FIG. 2 depicts a flow diagram describing the functioning of map importing module 110, according to an embodiment. The map importing module 110 is configured to receive as input a floor plan of an indoor space, process the floor plan, and extract all potential relevant elements such as the of walls, rooms, stairs, elevators and other points of interests, as well as the precise coordinates of each element. The input to the map importing module 110 can be provided in any suitable electronic format, for example and without limitation, PDF, TIFF, CAD, or JPG. In some embodiments, map importing module 110 can also determine the labels of particular areas on a given floor plan, such as the name of a shop or the point of interest such as an exit staircase or an elevator. For example, if the floor plan depicts a shopping mall, the map importing module 110 can determine the names of the stores in the mall.

At step 202, a floor plan image is provided to the importing module. For example, the floor plan image can be a scanned or electronic copy of the blueprint of the floor plan of a particular indoor space such as a shopping mall or an airport.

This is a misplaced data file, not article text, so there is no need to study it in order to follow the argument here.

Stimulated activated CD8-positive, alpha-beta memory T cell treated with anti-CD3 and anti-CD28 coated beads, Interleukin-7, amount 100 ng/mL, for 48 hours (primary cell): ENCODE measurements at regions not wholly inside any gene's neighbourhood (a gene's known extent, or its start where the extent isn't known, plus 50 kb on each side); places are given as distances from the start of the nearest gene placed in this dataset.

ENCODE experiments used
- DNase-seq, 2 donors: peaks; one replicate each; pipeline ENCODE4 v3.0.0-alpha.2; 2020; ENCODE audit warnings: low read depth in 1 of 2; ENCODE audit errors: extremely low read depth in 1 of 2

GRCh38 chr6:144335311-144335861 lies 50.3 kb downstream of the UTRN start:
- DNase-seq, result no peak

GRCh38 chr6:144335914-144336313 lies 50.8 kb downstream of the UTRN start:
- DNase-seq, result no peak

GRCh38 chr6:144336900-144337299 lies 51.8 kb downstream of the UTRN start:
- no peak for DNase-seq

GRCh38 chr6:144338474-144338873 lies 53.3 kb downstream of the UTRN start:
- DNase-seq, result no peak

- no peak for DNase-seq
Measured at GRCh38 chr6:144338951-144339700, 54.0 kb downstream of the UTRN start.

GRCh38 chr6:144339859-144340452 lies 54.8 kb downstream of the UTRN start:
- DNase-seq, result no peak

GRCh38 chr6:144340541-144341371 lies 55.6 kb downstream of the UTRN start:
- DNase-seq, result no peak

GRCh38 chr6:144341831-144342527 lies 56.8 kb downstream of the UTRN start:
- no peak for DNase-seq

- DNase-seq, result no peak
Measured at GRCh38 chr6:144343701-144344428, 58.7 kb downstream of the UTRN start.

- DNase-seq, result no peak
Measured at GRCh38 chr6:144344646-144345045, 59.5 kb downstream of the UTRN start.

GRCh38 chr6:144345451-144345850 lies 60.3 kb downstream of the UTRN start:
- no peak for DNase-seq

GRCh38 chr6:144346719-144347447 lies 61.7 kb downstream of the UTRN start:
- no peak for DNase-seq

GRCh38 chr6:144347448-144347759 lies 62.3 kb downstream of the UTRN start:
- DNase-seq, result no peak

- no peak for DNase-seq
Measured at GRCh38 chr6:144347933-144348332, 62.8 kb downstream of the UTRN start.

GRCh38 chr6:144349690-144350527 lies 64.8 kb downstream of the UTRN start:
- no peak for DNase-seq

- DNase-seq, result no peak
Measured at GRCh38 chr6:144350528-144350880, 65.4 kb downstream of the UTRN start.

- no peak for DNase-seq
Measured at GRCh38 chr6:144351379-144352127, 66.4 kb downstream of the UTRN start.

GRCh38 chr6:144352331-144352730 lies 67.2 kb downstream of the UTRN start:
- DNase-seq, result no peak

At step 204, the floor plan image is processed and a complete set of vertices and edges is obtained. In one embodiment, map importing module 110 detects all vertices in the floor plan image, then follows the connections between the vertices to determine edges. In one embodiment, the floor plan image is first converted to a black and white image to aid in detection of vertices and edges. In some embodiments, a cleanup algorithm can be applied to remove any misidentified vertices or edges, and to ensure no vertices or edges were double counted.

At step 206, the coordinate system of the floor plan image is converted to a global coordinate system. In one embodiment, the image coordinate system given in pixel dimensions can be converted to global latitude and longitude, or Mercator coordinates, such that where a particular location on the floor plan image is given as (x, y), that location is expressed in terms of the Universal Transverse Mercator coordinate system. The conversion to a global coordinate system ensures that the coordinates on a floor plan map correspond to real-life locations.